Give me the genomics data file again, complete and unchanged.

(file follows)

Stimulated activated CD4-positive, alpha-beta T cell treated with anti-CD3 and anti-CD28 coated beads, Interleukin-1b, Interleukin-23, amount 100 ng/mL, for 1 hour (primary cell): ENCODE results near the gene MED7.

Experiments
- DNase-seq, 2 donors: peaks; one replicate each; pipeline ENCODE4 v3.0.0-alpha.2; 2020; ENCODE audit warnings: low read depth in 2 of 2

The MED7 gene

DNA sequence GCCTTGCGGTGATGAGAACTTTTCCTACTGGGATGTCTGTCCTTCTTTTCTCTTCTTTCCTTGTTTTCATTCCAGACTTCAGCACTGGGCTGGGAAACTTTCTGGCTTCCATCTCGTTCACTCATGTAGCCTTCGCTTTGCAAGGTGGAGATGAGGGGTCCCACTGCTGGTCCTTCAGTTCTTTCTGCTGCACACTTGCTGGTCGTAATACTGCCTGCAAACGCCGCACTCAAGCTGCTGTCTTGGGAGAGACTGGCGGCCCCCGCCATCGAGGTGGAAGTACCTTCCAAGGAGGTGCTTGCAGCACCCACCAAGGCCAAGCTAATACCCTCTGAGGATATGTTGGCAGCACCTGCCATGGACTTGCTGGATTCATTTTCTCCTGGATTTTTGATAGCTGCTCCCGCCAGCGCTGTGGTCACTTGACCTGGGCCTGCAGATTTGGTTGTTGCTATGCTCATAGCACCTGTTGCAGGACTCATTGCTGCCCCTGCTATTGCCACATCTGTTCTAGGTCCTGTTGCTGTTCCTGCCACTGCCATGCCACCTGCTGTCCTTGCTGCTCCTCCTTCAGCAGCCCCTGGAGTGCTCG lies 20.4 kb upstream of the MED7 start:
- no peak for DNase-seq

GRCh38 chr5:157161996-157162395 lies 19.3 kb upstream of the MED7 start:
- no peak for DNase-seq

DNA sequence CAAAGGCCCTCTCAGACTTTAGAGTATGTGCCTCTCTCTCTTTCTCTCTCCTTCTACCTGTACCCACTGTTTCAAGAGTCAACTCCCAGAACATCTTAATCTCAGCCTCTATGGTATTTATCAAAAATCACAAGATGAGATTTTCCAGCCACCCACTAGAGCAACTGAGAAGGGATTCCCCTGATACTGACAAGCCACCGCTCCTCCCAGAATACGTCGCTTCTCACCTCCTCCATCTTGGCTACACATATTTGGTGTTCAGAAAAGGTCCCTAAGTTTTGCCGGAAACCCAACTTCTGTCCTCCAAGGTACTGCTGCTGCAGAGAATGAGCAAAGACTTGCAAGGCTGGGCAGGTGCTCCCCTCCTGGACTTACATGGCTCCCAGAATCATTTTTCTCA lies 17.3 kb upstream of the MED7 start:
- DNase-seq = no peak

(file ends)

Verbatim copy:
Stimulated activated CD4-positive, alpha-beta T cell treated with anti-CD3 and anti-CD28 coated beads, Interleukin-1b, Interleukin-23, amount 100 ng/mL, for 1 hour (primary cell): ENCODE results near the gene MED7.

Experiments
- DNase-seq, 2 donors: peaks; one replicate each; pipeline ENCODE4 v3.0.0-alpha.2; 2020; ENCODE audit warnings: low read depth in 2 of 2

The MED7 gene

DNA sequence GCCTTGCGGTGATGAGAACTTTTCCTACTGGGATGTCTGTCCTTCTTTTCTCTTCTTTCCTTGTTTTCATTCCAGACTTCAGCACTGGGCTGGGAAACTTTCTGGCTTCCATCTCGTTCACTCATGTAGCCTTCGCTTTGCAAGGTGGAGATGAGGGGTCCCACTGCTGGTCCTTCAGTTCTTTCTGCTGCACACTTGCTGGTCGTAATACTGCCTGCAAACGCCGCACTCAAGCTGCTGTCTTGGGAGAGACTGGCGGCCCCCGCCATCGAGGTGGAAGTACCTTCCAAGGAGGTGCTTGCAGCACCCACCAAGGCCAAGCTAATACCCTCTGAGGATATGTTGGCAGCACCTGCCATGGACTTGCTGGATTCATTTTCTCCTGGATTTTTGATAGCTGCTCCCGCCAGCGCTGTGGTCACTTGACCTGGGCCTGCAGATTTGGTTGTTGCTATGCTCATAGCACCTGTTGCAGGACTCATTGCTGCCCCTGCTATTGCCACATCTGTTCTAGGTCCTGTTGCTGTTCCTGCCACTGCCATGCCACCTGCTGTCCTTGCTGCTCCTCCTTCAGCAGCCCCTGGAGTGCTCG lies 20.4 kb upstream of the MED7 start:
- no peak for DNase-seq

GRCh38 chr5:157161996-157162395 lies 19.3 kb upstream of the MED7 start:
- no peak for DNase-seq

DNA sequence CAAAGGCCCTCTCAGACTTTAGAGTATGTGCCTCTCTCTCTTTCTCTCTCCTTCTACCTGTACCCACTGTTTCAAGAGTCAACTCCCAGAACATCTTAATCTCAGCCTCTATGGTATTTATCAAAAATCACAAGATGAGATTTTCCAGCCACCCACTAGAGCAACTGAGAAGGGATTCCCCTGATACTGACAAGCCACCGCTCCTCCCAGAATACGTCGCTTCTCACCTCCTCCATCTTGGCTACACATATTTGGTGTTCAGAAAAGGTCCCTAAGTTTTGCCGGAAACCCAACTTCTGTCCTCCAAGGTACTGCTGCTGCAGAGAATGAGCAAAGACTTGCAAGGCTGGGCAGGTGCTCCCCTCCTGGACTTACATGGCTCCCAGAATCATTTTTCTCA lies 17.3 kb upstream of the MED7 start:
- DNase-seq = no peak